Spacewalking astronauts from the shuttle Discovery probably will try to revive a dead Navy communications satellite this summer -- possibly by "jump-starting" it in what would be the most daring and ambitious shuttle mission to date.

The crew of the 20th shuttle mission is expected to rendezvous in mid-August with a satellite put in orbit by a crew last month but now drifting uselessly.

The satellite's power supply failed to come on to deploy its antenna and fire its onboard engine to carry it to a permanent position 22,300 miles above the Equator. Efforts to revive it by flipping a switch with a "fly-swatter" extension on the shuttle's robot arm were unsuccessful.

"We're getting ready right now to do whatever the owner of that satellite wants . . . as long as we're convinced it's safe," Johnson Space Center director Gerald D. Griffin said in an interview. The possibilities include retrieving the dead satellite and returning it to Earth or "jump-starting" it to get its engine to fire on commands from the ground. Either way, two astronauts would have to walk in space.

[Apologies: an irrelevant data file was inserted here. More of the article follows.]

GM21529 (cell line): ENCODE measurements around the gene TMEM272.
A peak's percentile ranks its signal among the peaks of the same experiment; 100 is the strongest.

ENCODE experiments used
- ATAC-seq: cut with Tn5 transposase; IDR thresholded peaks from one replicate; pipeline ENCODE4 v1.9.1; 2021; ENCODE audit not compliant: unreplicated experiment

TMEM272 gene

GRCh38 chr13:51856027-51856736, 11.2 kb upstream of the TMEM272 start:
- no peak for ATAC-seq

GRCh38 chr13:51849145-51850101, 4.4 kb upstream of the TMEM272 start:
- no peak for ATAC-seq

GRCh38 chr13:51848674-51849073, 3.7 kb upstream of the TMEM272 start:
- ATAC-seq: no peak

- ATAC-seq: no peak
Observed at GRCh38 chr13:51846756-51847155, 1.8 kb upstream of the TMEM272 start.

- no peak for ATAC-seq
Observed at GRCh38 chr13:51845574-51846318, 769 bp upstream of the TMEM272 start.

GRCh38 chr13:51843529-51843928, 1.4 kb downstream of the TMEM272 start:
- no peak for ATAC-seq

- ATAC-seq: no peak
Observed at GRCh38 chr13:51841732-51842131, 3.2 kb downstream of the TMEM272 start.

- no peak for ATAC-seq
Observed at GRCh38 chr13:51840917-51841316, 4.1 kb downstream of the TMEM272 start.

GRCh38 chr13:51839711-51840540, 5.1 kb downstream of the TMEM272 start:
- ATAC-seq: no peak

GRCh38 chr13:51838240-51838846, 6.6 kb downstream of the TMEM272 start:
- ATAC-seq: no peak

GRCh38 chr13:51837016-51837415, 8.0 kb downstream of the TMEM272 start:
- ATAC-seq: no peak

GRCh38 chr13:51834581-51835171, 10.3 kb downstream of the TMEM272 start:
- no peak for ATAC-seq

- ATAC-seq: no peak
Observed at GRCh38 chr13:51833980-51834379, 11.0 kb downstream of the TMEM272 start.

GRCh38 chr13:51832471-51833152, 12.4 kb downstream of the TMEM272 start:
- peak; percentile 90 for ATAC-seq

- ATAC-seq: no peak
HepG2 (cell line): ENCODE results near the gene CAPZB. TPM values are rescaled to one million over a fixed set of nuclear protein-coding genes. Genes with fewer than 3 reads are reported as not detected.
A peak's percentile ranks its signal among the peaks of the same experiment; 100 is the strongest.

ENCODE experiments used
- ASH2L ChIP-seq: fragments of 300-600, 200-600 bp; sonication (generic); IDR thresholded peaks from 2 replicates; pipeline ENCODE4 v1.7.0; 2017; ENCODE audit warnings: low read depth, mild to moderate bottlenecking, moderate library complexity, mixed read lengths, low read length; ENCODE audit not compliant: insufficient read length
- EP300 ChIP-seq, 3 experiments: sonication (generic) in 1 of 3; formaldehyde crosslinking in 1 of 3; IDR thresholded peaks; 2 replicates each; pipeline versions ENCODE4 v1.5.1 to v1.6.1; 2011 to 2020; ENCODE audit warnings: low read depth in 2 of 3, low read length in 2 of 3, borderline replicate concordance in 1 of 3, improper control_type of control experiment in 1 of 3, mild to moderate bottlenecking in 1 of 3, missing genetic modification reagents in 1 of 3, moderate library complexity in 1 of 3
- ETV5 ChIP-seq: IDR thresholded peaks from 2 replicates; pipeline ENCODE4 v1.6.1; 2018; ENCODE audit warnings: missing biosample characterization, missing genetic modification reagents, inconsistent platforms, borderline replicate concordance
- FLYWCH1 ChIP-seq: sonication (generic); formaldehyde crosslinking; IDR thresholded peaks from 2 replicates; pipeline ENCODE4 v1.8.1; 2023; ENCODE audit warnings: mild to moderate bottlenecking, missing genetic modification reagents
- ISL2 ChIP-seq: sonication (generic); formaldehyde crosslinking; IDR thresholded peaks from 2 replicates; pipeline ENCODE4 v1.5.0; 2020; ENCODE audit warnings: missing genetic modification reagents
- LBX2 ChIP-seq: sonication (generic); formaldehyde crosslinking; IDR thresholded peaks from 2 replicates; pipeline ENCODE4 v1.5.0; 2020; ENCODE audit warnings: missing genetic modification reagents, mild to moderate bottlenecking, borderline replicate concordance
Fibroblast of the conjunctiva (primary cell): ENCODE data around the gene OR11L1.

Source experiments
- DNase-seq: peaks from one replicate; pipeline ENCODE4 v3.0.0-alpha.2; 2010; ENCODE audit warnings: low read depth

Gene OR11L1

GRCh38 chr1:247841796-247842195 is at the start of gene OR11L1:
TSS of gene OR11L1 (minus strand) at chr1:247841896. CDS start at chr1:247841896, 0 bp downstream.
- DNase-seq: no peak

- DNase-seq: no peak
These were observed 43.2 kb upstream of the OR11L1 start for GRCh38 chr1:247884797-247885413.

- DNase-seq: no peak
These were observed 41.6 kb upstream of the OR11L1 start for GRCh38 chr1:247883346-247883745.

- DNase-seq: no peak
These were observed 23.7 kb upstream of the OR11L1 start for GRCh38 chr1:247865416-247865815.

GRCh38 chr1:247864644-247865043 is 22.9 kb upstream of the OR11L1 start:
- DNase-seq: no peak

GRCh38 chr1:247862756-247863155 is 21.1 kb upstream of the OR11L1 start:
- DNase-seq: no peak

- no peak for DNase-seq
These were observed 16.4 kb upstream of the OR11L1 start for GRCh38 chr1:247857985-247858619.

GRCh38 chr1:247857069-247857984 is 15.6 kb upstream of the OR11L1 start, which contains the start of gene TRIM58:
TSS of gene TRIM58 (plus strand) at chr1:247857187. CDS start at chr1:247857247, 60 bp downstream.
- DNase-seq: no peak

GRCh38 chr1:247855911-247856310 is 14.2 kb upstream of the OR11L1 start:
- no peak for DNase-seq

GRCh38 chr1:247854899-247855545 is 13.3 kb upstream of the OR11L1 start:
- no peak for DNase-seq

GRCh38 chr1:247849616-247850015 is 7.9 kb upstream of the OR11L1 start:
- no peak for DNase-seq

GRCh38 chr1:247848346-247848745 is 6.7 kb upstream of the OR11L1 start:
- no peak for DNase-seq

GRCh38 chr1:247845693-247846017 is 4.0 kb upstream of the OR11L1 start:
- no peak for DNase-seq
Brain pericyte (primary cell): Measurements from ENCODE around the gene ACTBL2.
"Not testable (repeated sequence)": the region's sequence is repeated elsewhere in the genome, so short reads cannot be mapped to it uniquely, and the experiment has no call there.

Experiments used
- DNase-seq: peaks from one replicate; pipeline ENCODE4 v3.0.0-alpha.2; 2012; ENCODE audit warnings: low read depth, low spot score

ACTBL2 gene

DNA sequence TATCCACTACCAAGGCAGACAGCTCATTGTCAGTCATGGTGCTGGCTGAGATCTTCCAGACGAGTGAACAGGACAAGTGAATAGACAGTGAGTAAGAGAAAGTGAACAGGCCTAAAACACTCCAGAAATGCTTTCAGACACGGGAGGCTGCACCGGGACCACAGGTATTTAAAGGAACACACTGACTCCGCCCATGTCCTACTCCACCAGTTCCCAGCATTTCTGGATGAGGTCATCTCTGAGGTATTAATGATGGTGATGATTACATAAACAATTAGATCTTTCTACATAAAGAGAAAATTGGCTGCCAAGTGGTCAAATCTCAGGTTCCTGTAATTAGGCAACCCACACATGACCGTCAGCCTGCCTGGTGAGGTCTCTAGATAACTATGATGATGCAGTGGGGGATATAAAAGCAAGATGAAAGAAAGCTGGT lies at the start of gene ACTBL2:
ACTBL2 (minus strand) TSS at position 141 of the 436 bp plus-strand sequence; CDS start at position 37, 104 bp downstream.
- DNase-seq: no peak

One reason such a rescue mission would be daring is that the satellite is loaded with hydrazine, one of the most flammable and toxic fuels used in space. Another is that the Minuteman solid-rocket motor aboard the satellite never fired last month and could ignite.

"The likelihood of that happening is very, very remote," Griffin said. He said the likeliest option is to have astronauts unscrew a panel on the satellite and attach cables to electrical connections that bypass the satellite's timing and arming device, putting the satellite under direct control of the ground.

After the astronauts returned to Discovery and the ship moved off to a safe distance, flight directors working for the satellite's owner, Hughes Communications Corp., could instruct the satellite to go through its sequence of commands, ending with engine firing to lift the satellite to a "geostationary" orbit where it would serve as a radio relay for the U.S. Navy.